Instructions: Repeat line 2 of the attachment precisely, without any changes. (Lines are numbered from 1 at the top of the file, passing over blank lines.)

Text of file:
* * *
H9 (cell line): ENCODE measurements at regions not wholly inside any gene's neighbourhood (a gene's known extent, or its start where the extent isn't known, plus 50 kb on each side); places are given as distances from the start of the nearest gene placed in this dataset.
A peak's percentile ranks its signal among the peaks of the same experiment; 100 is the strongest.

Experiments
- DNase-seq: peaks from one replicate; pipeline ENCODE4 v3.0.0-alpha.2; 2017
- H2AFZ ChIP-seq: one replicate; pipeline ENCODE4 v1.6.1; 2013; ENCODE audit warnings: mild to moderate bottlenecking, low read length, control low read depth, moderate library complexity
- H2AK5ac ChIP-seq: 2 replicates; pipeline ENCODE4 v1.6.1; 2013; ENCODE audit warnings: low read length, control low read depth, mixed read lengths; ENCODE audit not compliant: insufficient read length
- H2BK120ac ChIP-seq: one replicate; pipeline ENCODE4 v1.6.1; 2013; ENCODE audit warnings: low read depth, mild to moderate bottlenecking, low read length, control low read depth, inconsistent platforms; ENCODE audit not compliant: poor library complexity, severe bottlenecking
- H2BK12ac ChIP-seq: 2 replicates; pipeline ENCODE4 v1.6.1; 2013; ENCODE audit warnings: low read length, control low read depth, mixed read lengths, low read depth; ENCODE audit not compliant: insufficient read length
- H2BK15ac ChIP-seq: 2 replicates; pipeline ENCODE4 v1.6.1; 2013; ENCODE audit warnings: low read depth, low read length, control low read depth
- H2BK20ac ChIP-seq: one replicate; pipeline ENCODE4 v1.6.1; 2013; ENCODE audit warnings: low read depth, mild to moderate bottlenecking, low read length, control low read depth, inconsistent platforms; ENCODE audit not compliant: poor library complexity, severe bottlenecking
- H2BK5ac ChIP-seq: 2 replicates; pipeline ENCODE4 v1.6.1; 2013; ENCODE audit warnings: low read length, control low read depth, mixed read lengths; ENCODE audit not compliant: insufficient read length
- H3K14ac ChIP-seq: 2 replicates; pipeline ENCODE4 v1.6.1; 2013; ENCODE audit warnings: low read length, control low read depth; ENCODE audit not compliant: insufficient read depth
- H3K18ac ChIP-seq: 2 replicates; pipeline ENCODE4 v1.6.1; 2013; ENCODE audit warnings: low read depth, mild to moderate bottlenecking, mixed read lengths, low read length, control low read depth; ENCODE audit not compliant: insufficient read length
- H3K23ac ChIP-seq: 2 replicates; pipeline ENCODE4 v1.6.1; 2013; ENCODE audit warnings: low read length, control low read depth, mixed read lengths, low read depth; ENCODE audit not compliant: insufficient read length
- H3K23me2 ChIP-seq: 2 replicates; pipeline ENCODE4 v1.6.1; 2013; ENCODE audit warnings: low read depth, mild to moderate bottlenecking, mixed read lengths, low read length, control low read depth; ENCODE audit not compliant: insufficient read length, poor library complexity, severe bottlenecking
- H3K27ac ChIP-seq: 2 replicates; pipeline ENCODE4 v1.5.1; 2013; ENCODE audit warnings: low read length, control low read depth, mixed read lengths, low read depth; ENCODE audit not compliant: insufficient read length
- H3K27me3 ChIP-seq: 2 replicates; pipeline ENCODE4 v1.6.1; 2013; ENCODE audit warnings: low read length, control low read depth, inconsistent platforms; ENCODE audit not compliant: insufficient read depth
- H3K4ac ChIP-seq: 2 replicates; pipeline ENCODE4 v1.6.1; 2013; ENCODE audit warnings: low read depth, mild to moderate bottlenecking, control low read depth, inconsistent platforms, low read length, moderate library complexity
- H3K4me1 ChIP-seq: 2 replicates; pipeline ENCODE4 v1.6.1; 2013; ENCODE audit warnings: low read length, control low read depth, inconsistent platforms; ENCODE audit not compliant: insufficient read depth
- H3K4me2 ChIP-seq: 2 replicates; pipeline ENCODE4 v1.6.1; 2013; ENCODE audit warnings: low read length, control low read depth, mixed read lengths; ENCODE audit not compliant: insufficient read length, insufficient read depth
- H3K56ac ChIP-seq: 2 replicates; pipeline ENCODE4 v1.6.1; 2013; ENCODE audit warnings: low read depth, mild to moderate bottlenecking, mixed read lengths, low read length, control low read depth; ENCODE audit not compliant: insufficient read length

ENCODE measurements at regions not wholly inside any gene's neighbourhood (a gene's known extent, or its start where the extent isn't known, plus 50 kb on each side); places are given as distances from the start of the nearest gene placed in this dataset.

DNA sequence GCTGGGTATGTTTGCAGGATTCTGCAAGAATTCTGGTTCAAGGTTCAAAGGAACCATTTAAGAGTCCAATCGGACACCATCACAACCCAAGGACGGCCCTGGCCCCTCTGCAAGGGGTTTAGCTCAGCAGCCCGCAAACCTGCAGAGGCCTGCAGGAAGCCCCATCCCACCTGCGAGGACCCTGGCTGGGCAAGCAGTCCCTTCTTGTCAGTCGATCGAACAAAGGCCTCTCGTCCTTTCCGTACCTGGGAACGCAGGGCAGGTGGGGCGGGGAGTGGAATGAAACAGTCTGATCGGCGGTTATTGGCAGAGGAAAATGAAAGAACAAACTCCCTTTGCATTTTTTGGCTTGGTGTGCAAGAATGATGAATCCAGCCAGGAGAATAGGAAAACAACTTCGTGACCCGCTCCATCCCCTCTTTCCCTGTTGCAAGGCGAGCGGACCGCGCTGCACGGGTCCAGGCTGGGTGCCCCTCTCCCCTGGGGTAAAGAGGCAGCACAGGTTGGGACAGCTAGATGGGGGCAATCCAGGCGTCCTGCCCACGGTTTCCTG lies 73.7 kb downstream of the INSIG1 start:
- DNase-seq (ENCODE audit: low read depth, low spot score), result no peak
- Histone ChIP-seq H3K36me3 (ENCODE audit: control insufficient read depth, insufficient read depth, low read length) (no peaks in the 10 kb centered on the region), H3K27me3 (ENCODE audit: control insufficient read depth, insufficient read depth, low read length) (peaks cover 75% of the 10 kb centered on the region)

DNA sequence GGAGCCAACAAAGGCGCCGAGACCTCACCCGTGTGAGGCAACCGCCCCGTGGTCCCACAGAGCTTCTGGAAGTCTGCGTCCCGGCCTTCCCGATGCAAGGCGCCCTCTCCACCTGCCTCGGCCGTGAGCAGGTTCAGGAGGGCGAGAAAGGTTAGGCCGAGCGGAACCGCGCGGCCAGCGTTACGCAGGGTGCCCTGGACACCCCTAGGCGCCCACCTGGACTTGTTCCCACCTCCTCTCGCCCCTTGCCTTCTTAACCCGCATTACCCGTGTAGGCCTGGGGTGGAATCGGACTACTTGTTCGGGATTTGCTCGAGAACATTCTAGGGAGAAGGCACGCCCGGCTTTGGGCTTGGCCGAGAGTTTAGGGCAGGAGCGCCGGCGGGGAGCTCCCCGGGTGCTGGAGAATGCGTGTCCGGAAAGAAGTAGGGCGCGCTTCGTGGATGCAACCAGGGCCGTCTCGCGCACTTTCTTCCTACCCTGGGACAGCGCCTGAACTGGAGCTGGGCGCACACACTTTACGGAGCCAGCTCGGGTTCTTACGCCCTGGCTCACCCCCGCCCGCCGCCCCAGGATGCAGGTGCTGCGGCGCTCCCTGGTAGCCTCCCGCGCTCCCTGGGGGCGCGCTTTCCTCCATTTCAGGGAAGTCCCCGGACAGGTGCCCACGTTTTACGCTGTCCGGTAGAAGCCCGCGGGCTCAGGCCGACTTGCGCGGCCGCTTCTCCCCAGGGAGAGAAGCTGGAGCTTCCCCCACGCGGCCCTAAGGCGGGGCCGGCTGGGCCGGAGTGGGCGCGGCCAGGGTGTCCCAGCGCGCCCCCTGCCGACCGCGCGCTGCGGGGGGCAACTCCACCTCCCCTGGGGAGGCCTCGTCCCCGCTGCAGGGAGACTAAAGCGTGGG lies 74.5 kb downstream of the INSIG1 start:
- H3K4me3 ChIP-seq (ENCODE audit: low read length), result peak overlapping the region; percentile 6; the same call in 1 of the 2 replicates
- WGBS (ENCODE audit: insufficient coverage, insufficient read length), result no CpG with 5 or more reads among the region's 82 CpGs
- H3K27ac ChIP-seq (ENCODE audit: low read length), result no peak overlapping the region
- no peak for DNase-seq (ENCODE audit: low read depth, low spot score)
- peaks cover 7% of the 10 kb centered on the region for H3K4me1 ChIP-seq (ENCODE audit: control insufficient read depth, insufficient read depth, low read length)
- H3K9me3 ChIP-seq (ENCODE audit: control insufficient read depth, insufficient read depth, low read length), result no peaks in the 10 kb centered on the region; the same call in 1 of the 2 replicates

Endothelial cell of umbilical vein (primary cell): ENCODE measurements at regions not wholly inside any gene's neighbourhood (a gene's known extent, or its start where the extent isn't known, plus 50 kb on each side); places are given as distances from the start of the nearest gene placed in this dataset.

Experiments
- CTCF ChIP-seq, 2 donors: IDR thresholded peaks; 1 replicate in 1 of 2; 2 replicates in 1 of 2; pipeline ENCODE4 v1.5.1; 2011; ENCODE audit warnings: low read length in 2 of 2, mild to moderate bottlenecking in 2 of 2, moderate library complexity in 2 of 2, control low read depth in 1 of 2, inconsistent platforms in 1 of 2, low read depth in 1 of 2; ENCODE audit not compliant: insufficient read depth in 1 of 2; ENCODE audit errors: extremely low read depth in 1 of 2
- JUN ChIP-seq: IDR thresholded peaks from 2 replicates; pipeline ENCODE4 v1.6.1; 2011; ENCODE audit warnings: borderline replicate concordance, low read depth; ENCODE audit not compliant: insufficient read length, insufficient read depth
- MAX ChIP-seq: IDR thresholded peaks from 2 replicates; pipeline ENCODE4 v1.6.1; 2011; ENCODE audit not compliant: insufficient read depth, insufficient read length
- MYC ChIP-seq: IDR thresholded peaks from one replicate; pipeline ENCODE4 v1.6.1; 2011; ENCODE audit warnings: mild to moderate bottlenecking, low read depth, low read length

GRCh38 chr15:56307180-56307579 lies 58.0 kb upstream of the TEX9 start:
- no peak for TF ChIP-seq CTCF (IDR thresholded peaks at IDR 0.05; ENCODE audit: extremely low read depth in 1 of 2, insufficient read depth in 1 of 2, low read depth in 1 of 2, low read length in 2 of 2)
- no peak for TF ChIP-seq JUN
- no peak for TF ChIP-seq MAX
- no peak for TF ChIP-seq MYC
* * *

A peak's percentile ranks its signal among the peaks of the same experiment; 100 is the strongest.